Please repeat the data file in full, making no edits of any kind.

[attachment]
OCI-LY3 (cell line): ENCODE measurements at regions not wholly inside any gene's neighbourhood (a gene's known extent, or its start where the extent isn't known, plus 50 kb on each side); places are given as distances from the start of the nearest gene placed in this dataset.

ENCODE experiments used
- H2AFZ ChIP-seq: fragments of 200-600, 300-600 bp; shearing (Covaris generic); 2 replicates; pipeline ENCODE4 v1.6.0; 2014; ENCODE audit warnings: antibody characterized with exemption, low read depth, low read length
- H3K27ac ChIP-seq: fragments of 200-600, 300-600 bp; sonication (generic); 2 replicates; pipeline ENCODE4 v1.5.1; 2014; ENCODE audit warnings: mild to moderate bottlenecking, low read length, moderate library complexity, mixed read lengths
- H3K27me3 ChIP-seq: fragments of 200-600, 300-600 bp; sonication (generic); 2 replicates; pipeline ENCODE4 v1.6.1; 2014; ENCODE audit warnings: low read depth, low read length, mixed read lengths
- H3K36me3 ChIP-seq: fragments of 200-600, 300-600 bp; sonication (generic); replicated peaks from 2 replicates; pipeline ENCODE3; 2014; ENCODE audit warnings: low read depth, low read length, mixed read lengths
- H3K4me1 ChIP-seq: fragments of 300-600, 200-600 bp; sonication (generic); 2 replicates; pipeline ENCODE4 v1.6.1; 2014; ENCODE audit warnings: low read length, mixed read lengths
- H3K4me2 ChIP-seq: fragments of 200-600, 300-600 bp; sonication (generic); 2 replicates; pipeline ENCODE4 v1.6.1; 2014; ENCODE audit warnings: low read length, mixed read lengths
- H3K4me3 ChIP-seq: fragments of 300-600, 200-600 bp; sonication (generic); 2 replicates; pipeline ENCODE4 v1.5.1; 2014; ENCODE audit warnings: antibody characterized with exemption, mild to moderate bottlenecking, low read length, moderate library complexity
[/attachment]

OCI-LY3 (cell line): ENCODE measurements at regions not wholly inside any gene's neighbourhood (a gene's known extent, or its start where the extent isn't known, plus 50 kb on each side); places are given as distances from the start of the nearest gene placed in this dataset.

ENCODE experiments used
- H2AFZ ChIP-seq: fragments of 200-600, 300-600 bp; shearing (Covaris generic); 2 replicates; pipeline ENCODE4 v1.6.0; 2014; ENCODE audit warnings: antibody characterized with exemption, low read depth, low read length
- H3K27ac ChIP-seq: fragments of 200-600, 300-600 bp; sonication (generic); 2 replicates; pipeline ENCODE4 v1.5.1; 2014; ENCODE audit warnings: mild to moderate bottlenecking, low read length, moderate library complexity, mixed read lengths
- H3K27me3 ChIP-seq: fragments of 200-600, 300-600 bp; sonication (generic); 2 replicates; pipeline ENCODE4 v1.6.1; 2014; ENCODE audit warnings: low read depth, low read length, mixed read lengths
- H3K36me3 ChIP-seq: fragments of 200-600, 300-600 bp; sonication (generic); replicated peaks from 2 replicates; pipeline ENCODE3; 2014; ENCODE audit warnings: low read depth, low read length, mixed read lengths
- H3K4me1 ChIP-seq: fragments of 300-600, 200-600 bp; sonication (generic); 2 replicates; pipeline ENCODE4 v1.6.1; 2014; ENCODE audit warnings: low read length, mixed read lengths
- H3K4me2 ChIP-seq: fragments of 200-600, 300-600 bp; sonication (generic); 2 replicates; pipeline ENCODE4 v1.6.1; 2014; ENCODE audit warnings: low read length, mixed read lengths
- H3K4me3 ChIP-seq: fragments of 300-600, 200-600 bp; sonication (generic); 2 replicates; pipeline ENCODE4 v1.5.1; 2014; ENCODE audit warnings: antibody characterized with exemption, mild to moderate bottlenecking, low read length, moderate library complexity